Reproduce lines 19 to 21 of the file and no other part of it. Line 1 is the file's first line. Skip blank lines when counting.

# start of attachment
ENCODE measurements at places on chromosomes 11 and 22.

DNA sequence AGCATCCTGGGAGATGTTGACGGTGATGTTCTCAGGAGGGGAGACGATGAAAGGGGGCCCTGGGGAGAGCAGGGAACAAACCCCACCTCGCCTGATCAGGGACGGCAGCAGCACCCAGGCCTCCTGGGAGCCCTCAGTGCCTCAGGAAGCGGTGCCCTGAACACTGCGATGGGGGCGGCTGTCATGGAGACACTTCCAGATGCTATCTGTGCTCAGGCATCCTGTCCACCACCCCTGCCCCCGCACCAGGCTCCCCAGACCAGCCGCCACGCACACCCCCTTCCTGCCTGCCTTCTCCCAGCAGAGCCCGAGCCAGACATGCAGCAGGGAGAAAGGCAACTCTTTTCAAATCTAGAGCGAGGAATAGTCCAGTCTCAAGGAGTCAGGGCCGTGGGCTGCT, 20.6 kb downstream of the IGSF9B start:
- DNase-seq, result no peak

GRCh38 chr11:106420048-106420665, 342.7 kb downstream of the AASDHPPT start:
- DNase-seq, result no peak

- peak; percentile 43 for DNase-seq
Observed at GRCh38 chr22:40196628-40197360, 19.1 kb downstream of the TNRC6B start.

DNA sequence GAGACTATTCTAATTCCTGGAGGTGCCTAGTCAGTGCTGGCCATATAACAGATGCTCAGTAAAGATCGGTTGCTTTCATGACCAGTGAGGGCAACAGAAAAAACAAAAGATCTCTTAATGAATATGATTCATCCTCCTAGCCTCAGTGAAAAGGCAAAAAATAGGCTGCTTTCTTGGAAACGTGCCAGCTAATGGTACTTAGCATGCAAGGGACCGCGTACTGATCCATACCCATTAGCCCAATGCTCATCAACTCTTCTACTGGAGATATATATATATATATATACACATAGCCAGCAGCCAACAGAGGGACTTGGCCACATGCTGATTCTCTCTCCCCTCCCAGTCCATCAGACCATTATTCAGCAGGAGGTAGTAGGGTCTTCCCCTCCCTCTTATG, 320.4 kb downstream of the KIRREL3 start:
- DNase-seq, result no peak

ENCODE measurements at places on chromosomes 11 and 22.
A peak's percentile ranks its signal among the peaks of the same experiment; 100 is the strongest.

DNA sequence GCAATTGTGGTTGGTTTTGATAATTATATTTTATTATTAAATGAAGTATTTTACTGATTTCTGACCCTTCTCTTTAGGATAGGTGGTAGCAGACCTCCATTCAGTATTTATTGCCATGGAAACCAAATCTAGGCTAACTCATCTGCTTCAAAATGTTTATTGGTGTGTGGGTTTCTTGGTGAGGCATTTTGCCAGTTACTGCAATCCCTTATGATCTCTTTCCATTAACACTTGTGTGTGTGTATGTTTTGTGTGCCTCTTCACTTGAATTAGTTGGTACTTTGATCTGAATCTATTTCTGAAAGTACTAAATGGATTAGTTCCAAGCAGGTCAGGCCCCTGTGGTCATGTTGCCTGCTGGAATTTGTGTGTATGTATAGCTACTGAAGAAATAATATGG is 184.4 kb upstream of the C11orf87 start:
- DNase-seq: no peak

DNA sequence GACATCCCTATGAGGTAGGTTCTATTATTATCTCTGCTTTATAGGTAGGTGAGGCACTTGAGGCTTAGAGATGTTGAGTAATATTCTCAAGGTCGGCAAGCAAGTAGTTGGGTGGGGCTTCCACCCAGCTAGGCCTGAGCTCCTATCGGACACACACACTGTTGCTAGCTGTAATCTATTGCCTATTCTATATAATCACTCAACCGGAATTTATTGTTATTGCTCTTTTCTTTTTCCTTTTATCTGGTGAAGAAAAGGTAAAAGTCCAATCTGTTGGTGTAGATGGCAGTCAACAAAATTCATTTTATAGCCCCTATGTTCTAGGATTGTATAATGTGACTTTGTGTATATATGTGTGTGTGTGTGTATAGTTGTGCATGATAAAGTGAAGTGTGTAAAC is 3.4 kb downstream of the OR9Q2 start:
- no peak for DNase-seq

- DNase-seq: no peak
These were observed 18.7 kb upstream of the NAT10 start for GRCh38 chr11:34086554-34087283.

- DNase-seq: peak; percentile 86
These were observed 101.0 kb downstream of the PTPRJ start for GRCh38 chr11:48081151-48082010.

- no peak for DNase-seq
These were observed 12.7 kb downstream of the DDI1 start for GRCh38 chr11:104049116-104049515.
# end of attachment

These were observed 101.0 kb downstream of the PTPRJ start for GRCh38 chr11:48081151-48082010.

- no peak for DNase-seq
These were observed 12.7 kb downstream of the DDI1 start for GRCh38 chr11:104049116-104049515.